Seanad debates

Friday, 20 March 2020

An Bille Sláinte (Caomhnú agus Cosaint agus Bearta Éigeandála eile ar mhaithe le Leas an Phobail), 2020: An Dara Céim - Health (Preservation and Protection and other Emergency Measures in the Public Interest) Bill 2020: Second Stage

 

11:00 am

Photo of Lynn RuaneLynn Ruane (Independent)

I will save most of my points for Committee Stage. I welcome the contribution by the Tánaiste, Deputy Coveney, earlier. It was encouraging but it was also sad and stark to hear of the numbers still gathering in public. Senator Mulherin mentioned funerals which struck a chord with me. My nanny is dying during the coronavirus outbreak which means that we have had to stop visiting her as well as stopping much of our contact with my mother, who we live with, so that she can continue to spend these final days with her mother. I think of the amount of people in nursing homes who will not have access to their loved ones which is extremely sad. I hope that there can be some support given to nursing homes and care staff in those homes to try to be creative in ways to enable people communicate with their family members, whether supporting them in making video calls or access to iPads, so that they come up with a response to combat that isolation, even a little.

Today I wish to raise the issue of prisons.Obviously, public health and prison health are the same thing; prison health is public health. I am not aware of any measures so far to reduce the prison population. It has been mentioned but nothing has begun to be put in place. There was some communication about prisoners who were due for release in the next six months and then possibly looking at 12 months. We might need to move away from considering how much of their sentences is left because some prisoners with longer sentences may pose a lower risk of reoffending.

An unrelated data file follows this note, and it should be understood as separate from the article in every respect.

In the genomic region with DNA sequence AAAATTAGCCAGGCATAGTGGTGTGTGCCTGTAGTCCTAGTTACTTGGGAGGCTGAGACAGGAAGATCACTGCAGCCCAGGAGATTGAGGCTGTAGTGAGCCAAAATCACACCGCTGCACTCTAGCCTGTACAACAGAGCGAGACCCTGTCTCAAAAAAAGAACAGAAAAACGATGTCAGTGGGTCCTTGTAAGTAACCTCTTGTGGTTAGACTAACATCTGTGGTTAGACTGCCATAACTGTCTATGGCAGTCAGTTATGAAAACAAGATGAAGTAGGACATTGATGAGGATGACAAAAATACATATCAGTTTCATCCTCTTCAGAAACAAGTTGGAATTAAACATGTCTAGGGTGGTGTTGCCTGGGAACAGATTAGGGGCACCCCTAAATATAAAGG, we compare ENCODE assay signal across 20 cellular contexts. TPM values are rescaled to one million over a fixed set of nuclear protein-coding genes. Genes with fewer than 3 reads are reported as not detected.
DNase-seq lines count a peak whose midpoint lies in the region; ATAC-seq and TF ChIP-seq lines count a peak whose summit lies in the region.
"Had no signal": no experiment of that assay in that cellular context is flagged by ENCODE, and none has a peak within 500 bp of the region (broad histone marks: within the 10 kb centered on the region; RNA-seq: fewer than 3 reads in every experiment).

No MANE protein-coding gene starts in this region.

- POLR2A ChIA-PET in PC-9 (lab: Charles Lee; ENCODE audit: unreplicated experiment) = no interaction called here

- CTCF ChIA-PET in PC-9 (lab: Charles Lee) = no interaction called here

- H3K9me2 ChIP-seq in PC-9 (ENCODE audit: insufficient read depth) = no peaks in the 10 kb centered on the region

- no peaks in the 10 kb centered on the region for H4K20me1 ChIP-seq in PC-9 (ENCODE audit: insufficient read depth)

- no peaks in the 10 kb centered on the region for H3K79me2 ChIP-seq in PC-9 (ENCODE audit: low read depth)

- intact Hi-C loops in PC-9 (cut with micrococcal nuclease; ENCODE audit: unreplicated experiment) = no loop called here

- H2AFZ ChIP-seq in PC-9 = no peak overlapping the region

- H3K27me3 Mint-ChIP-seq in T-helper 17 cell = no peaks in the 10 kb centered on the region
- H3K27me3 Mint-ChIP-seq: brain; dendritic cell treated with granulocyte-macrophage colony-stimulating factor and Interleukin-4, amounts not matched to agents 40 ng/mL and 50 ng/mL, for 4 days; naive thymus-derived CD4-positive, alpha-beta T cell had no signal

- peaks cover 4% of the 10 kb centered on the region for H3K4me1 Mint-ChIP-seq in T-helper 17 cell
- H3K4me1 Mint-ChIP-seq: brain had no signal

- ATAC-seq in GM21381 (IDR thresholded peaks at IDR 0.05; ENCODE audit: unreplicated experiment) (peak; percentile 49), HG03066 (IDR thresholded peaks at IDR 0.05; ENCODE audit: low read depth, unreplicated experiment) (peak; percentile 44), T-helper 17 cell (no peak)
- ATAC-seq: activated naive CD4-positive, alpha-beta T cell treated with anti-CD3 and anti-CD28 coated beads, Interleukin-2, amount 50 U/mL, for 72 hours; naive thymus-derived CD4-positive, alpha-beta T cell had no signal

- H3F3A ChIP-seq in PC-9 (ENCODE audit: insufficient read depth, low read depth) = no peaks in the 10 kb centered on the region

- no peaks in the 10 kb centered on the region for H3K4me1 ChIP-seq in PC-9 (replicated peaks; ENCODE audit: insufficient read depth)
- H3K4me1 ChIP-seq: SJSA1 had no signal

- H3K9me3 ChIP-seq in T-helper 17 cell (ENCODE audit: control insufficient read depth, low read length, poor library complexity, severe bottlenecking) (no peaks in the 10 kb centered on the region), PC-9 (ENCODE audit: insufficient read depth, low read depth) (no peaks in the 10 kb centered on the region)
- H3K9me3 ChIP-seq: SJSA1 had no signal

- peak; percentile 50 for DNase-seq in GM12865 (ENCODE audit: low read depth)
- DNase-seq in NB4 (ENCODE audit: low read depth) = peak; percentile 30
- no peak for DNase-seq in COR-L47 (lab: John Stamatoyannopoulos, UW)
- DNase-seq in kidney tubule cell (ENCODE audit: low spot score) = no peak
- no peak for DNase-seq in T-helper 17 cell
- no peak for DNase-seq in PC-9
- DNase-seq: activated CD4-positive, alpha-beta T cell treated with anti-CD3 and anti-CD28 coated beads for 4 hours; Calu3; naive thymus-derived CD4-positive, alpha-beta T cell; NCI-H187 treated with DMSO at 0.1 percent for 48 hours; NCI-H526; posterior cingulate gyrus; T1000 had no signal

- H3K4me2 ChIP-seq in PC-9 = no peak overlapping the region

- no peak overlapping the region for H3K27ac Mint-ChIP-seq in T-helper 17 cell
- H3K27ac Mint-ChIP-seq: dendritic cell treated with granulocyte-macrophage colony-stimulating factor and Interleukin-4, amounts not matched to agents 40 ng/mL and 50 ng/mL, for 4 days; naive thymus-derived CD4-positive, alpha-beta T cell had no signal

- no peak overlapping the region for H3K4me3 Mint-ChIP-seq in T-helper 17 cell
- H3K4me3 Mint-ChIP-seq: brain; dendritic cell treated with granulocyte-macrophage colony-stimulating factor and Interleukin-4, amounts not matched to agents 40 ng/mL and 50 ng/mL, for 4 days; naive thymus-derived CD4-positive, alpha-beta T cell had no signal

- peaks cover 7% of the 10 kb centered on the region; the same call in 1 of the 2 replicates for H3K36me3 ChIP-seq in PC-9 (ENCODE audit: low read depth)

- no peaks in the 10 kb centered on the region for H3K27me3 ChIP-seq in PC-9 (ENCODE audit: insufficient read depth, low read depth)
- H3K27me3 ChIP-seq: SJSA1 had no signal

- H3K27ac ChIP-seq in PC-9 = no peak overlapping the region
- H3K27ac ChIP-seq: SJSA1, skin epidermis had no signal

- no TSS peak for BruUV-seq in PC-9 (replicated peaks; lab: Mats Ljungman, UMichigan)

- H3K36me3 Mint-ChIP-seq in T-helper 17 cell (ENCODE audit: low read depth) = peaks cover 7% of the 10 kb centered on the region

I have some suggestions for the Minister to discuss with the Cabinet regarding the open prisons at Loughan House and Shelton Abbey. One of them has 127 prisoners and the other has 103. Those prisoners could walk out at any minute. They are fully committed to their rehabilitation and reintegration which is why they are in an open prison. They are near the end of their sentences. When considering prisoner release, we should first look at the open prisons. There are also two premises there. I am thinking of them because I know Keltoi has been asked to stop taking in people who are on the waiting list for its addiction recovery and detox services. It is the only residential addiction detox centre in the country. I wonder if we can reduce the prison population all at once and keep Keltoi open for a very vulnerable group.

I know we have mentioned the number of people who have signed up to help front-line health services including nurses who are coming back from career breaks and so forth. There is also a system put in place for crisis cover for other services. Our homeless and addiction services will also come under the same strain with their staff becoming unwell, working in long-term accommodation, short-term accommodation, the rollover beds. There will be a major shortage in homeless services. As I obviously have a background in working with addiction and homelessness, I was able to sign up to go on that relief panel and cover for staff when they are out sick. I ask others to spread that word. It is not only our hospitals; we will also need to keep our homeless services open as well. Anybody with a skill set in social care or support work on addiction and homelessness should also sign up to that relief panel.

I will deal with other matters on Committee Stage.

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